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Jensen Harris @jensenharris
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The “Minimum Viable Product” (MVP) is the most well-known, admired concept in early startup product development.

Unfortunately, MVP is often misused in a way that actually harms early-stage startups, leading them to create needlessly bad products.

4 thoughts about better MVPs:
1) MVP doesn’t automatically mean “ship a bad UI.”

The word MVP can end up being used as a battering ram against people who argue to flesh out the product design more, to make the user experience more complete.

Instead, the barebones-ness itself becomes a badge of honor.
The key misunderstood word in MVP is “viable.”

@ericries writes about this pretty clearly. Simplifying, you want to, in the quickest possible way, get to a product you can learn from and then measure if users are finding value in it. Only then should you invest more in the idea.
Here’s the thing, though: sometimes, the viability of an idea depends on it being delightful.

The actual inherent elegance of a product—and the visceral, emotional feeling people get when they use it—has a huge impact on how successful that product will be.
For some products, it’s absolutely true that good UI isn’t an important aspect of assessing product/market fit and, in those cases, definitely just do whatever’s fastest.

But in more cases than we care to admit, the choice we make to keep using a product relates to how it feels.
The difference between a delightful to-do list app that climbs the App Store charts and one that fails to attract users is not mostly defined by feature set; it’s defined by how it feels to use.

Measuring the core viability of an idea like this requires a small, polished UI.
2) What MVP actually should mean is: ship bad code.

OK, bad code is never an admirable goal in itself, but especially if you don’t know whether your idea is going to work, every moment you spend creating the perfect architecture using the most elegant tech is likely wasted work.
For most startups, focus only on what matters for MVP:

a) A user experience that gives people a sense of the true soul of your product (what it does and how it feels)

AND

b) The telemetry code needed to measure what people are doing and how they feel using your product.
Unless you are building a dev-focused product, those are the two key aspects of an MVP… not the code quality.

The actual underlying code you can always fix later. Lots of time to do that once you have customers and funding and a bigger team. 💪🏼

(And yes, do fix it then 😁)
So many early-stage startups have failed with beautiful code.

A fault-tolerant, elegantly-architected and factored repo full of wonderfully-documented code just as easily ends up deleted as the quick thing you put together that also didn't work.

MVP isn’t: bad UI, good code. 😇
3) Make sure you’re clear about what you’re validating.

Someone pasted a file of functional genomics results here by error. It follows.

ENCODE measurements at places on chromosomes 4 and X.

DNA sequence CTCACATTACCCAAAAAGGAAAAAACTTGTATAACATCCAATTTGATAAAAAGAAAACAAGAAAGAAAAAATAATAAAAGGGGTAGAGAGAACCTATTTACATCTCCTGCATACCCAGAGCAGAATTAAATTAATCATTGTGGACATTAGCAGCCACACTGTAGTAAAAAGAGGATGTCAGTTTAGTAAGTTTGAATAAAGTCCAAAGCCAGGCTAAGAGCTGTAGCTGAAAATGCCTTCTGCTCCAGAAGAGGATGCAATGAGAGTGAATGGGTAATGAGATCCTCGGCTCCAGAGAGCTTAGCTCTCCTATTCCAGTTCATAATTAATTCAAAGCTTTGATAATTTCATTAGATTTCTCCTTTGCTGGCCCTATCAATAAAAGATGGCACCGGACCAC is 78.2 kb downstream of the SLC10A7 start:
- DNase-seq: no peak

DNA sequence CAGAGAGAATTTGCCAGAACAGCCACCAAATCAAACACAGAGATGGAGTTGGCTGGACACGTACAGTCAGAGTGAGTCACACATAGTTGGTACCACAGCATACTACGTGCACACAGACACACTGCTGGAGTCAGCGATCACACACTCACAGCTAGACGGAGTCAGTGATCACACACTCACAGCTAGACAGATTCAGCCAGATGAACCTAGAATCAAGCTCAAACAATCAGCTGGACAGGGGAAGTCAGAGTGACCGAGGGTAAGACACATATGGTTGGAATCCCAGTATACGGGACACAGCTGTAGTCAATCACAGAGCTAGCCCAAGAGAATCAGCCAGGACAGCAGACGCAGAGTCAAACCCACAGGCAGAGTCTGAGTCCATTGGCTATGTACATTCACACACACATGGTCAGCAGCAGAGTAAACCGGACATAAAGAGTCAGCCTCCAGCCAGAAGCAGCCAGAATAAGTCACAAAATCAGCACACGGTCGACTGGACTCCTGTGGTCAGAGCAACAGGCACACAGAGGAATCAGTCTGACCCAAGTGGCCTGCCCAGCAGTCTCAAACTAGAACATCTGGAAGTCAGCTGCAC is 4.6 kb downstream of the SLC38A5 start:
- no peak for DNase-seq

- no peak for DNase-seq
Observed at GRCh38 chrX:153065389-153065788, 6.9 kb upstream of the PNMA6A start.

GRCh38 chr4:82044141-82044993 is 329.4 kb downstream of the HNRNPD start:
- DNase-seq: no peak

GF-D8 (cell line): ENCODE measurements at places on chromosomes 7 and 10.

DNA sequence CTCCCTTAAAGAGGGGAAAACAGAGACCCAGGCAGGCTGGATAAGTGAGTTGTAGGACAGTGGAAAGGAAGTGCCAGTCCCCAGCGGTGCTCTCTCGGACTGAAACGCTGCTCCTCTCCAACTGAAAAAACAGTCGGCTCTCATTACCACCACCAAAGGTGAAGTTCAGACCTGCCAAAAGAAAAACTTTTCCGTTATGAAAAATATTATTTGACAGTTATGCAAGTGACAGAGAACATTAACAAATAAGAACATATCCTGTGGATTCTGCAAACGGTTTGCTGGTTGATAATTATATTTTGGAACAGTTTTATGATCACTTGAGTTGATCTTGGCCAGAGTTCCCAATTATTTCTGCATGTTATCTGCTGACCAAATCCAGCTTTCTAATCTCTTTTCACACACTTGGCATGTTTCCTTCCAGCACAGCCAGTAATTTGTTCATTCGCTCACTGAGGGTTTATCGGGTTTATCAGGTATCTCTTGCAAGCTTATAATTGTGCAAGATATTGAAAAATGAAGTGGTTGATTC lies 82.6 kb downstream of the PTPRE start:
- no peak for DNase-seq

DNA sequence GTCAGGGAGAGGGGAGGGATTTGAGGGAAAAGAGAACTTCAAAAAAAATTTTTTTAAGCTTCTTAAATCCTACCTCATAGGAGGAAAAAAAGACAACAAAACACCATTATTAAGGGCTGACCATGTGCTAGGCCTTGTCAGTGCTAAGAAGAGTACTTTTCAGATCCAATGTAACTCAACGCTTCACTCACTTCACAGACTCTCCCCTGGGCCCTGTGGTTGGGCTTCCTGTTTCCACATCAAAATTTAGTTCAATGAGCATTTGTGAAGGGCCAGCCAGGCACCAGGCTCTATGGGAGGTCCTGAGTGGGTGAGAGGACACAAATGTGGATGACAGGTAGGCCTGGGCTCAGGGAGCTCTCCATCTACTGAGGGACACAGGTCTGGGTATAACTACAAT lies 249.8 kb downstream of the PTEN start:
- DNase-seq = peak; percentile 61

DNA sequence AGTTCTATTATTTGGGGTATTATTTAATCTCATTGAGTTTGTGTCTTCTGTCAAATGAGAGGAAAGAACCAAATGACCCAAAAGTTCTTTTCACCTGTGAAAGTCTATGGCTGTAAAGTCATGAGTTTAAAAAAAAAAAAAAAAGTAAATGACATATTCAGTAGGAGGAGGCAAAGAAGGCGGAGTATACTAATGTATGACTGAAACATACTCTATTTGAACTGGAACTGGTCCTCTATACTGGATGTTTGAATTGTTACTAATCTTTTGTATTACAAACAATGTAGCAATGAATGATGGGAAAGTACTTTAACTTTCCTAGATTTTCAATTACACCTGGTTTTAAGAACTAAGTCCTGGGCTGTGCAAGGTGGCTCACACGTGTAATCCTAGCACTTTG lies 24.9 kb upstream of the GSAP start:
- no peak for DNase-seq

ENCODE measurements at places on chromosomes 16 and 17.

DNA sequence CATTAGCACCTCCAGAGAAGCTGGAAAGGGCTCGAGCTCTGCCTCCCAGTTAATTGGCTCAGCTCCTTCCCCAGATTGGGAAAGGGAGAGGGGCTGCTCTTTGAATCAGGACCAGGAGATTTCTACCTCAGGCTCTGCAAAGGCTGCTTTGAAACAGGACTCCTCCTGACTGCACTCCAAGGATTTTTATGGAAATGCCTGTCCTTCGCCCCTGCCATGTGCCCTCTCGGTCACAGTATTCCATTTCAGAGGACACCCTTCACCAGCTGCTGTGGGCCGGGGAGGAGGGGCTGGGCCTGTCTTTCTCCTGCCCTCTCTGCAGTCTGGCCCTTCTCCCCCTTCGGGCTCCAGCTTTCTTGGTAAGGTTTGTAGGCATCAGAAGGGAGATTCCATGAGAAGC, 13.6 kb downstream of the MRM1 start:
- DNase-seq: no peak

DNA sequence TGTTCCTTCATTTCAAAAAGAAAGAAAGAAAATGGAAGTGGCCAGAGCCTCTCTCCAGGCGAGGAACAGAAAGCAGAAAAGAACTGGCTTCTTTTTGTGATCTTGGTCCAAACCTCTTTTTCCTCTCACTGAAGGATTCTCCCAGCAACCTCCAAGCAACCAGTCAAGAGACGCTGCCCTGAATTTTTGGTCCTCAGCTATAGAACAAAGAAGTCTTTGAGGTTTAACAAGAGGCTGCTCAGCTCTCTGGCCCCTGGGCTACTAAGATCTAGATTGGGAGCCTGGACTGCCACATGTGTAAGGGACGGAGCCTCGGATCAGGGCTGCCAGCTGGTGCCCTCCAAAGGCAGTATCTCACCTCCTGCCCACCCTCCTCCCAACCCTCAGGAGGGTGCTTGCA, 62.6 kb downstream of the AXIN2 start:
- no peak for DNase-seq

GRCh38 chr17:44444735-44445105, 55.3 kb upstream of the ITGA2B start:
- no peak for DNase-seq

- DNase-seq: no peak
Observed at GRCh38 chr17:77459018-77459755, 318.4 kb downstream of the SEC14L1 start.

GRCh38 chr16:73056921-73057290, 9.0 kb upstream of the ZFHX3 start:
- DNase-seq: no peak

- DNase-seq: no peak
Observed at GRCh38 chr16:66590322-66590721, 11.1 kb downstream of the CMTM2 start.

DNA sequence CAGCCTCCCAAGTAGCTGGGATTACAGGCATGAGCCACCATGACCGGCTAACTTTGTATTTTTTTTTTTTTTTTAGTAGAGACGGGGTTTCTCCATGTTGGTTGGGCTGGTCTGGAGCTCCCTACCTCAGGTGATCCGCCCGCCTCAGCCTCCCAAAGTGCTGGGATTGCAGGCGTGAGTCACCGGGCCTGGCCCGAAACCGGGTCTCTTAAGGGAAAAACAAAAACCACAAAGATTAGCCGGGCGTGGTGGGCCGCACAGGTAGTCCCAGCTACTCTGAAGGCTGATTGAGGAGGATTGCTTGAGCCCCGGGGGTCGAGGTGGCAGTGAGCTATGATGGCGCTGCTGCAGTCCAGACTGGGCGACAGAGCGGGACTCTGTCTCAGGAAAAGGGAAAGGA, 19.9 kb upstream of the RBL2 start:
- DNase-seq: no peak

As an example, consider the various “virtual assistant” scheduler bots that are all the rage right now. Several of them validated their market via contracting out assistant duties to real humans that pretended to be bots.
What did they discover? That people really like having professional assistants to schedule meetings! Market validated!

But, of course, we knew that already—there’s a reason human assistants exist in the world.

The hard part of the problem is replacing them with a computer.
When you create an MVP, be really clear about what you intend to measure/learn, and what actions you would take based on that.

If you can’t clearly state those things, then you probably aren’t ready to build an MVP at all.

Which leads me to my final thought:
4) Sometimes an MVP just isn't the right way to build.

While the MVP concept has been incredibly successful for many teams, it isn’t the only way to build software.

Not all products can be assembled from a set of small, discrete, measurable, and independent features.
Sometimes, a big step forwards requires the artistry and vision of a number of deep and interconnected features.

And many times you don’t know how the pieces come together until you’ve built some of it. The experimentation, the playing as you go, is the creative process itself.
This is a risky way to build, for sure.

If you are wrong and there’s nothing there, you could waste months (even years) of time. So, in place of MVP, figure out what are the go/no go points along the way that determine whether you should continue building in a certain direction.
It might be an intuitive sense of how all the pieces are coming together—using it with your own hands, or within the team, and realizing that you’re on to something special.

It also needs to include bringing in outside customers or advisors to use and experience as you build.
I learned from @stevesi the value of early outside feedback.

We had an opportunity many times to show early work to brilliant people like @waltmossberg and get thoughts. So often, people’s first impressions even at a very early stage matched customers’ eventual feedback.
MVP has been an incredibly influential concept for startups; it’s hard to argue with its success.

So use it for good: Build a product with soul quickly, and then validate it. But never compromise the product's soul.

And remember: MVP is not the only way to build software. 👍🏼
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